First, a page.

Strategic and Policy Implications for the Future



In the next 10–20 years, it would not be unrealistic or unreasonable for Australia to seriously reconsider the possibility of wielding its own nuclear deterrent. Australia has already entered a transformational security environment, and that is changing both the deterrence and assurance “requirements” that US security assurances were intended to address in Asia. US nuclear policy also seems to be changing—the centrality of nuclear deterrence to US grand strategy seems to be diminishing just as Asia embarks on a prolonged period of geopolitical transformation. There is increasing uncertainty over the dynamics of China as a rising military power. Japan, India, and China are rising at the same time. There are concerns over the proliferation in nuclear weapons and ballistic missile technology, and there are new concerns about the prospect of major-power war in East Asia. Changes in Australia’s past geostrategic environment underpinning the strength of the NPT are undermining the nuclear order, and the idea of an indivisible nuclear alliance. There are uncertainties in Asia about whether extended nuclear deterrence’s (END) future (primarily Asian, multipolar, asymmetrical relations, more risk-tolerant actors) will be much like Europe’s past (primarily Atlantic, bipolar, symmetrical, risk-averse actors). These changes are undermining Washington’s ability to supply END to its allies in Asia. There was no joint military doctrine à la NATO in the Asia-Pacific, and US preferences were to limit its obligations (especially its nuclear obligations).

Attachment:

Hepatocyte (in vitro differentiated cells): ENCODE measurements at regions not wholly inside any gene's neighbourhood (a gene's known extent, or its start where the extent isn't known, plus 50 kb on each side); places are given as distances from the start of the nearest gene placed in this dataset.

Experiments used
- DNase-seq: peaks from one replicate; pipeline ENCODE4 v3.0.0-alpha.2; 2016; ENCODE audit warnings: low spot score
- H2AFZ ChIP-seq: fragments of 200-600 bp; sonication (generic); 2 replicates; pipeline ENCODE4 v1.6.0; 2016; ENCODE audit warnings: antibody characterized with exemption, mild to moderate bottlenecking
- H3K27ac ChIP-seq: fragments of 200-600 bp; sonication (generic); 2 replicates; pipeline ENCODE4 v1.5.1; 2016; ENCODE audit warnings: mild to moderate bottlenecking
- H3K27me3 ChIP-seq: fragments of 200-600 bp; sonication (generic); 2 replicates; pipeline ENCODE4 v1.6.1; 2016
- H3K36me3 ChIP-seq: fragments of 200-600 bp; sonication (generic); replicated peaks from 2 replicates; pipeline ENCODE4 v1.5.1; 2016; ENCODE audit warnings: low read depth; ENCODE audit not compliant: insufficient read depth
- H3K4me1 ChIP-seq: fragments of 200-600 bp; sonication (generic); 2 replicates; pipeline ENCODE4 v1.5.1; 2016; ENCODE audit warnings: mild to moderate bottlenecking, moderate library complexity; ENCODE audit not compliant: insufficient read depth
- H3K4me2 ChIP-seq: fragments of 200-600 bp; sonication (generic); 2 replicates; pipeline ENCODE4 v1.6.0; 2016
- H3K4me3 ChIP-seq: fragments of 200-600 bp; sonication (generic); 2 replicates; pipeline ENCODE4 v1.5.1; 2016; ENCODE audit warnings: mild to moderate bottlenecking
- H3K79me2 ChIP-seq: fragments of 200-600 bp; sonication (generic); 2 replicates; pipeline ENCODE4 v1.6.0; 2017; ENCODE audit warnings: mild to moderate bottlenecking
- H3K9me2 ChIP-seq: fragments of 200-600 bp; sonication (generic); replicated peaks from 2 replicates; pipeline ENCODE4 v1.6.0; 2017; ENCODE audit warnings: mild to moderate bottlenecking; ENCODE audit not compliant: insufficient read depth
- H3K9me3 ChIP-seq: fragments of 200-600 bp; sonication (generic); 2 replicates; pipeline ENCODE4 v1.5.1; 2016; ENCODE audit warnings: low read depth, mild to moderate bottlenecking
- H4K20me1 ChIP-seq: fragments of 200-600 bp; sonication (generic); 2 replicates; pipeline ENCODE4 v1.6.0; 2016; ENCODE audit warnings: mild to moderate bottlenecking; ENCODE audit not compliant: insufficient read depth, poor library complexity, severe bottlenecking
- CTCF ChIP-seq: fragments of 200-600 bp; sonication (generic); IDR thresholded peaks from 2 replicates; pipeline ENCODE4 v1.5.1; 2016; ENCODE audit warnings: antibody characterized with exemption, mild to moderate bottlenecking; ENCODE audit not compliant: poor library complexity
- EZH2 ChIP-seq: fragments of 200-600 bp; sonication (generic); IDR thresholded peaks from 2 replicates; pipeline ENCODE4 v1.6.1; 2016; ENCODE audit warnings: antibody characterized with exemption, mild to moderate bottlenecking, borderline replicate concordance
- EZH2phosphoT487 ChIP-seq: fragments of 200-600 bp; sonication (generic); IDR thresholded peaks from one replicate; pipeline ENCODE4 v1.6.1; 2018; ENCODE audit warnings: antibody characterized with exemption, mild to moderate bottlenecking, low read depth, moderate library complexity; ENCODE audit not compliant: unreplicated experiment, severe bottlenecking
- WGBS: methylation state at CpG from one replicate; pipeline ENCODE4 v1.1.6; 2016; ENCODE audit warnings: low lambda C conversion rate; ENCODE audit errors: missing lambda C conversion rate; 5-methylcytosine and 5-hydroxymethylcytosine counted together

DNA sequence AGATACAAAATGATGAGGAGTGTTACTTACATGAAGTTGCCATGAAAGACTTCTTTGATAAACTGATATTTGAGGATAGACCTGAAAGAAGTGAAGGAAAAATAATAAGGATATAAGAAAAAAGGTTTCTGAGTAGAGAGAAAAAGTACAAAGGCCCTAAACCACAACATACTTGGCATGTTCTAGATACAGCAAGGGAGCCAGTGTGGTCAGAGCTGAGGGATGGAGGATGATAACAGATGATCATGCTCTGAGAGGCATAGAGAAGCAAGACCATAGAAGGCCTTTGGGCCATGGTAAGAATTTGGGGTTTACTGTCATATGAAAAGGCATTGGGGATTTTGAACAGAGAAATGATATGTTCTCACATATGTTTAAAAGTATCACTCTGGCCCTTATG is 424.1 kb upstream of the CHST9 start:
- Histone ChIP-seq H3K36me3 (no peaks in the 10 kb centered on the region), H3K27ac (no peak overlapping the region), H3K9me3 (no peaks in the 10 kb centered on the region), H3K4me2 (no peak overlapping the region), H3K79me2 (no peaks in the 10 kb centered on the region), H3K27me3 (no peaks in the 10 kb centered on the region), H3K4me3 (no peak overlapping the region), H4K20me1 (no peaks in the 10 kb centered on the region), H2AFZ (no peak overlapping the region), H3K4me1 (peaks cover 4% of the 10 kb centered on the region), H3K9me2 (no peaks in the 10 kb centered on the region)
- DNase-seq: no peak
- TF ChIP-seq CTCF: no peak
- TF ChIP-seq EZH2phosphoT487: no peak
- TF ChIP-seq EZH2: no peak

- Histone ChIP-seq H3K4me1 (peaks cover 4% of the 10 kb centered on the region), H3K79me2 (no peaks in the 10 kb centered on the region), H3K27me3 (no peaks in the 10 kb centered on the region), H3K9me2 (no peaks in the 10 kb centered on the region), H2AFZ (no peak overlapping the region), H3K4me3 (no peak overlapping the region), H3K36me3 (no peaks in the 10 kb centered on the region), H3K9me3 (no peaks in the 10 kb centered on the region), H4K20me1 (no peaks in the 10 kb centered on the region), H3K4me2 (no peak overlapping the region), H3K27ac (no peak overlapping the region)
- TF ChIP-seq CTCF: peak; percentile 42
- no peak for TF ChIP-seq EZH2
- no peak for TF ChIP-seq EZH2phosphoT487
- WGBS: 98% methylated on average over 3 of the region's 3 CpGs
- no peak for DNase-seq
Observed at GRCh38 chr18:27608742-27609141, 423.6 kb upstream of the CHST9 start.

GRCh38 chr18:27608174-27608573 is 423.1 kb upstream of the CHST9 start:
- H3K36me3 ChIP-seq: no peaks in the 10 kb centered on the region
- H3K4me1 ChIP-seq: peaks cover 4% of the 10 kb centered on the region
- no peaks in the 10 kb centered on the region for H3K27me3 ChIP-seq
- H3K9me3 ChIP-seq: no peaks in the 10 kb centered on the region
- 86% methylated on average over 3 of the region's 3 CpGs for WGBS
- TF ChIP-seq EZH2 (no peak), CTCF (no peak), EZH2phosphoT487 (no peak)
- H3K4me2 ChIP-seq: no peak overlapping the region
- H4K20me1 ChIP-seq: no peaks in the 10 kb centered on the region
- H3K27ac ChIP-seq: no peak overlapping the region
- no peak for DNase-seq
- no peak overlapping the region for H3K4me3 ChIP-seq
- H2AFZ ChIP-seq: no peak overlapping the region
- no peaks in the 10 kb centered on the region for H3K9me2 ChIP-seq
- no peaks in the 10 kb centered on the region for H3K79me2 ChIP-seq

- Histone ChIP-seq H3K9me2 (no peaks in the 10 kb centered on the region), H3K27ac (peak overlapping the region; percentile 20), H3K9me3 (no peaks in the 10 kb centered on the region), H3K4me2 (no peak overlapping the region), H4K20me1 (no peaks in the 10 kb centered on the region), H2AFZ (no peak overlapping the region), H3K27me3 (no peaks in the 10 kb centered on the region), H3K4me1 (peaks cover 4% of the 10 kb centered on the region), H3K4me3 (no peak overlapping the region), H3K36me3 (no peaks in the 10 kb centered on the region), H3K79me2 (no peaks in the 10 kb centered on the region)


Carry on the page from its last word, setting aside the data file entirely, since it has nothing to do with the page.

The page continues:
Nuclear Weapon Ballistic Missile Nuclear Deterrence Missile Defense Nuclear Weapon State 
These keywords were added by machine and not by the authors. This process is experimental and the keywords may be updated as the learning algorithm improves.


Unable to display preview. Download preview PDF.

Unable to display preview. Download preview PDF.


  1. 9.
    See, for example, remarks by Dr. Tim Huxley, Naval Enhancement: How to Build Regional Confidence (Council for Security Cooperation General Conference, Hanoi, November 2011);Google Scholar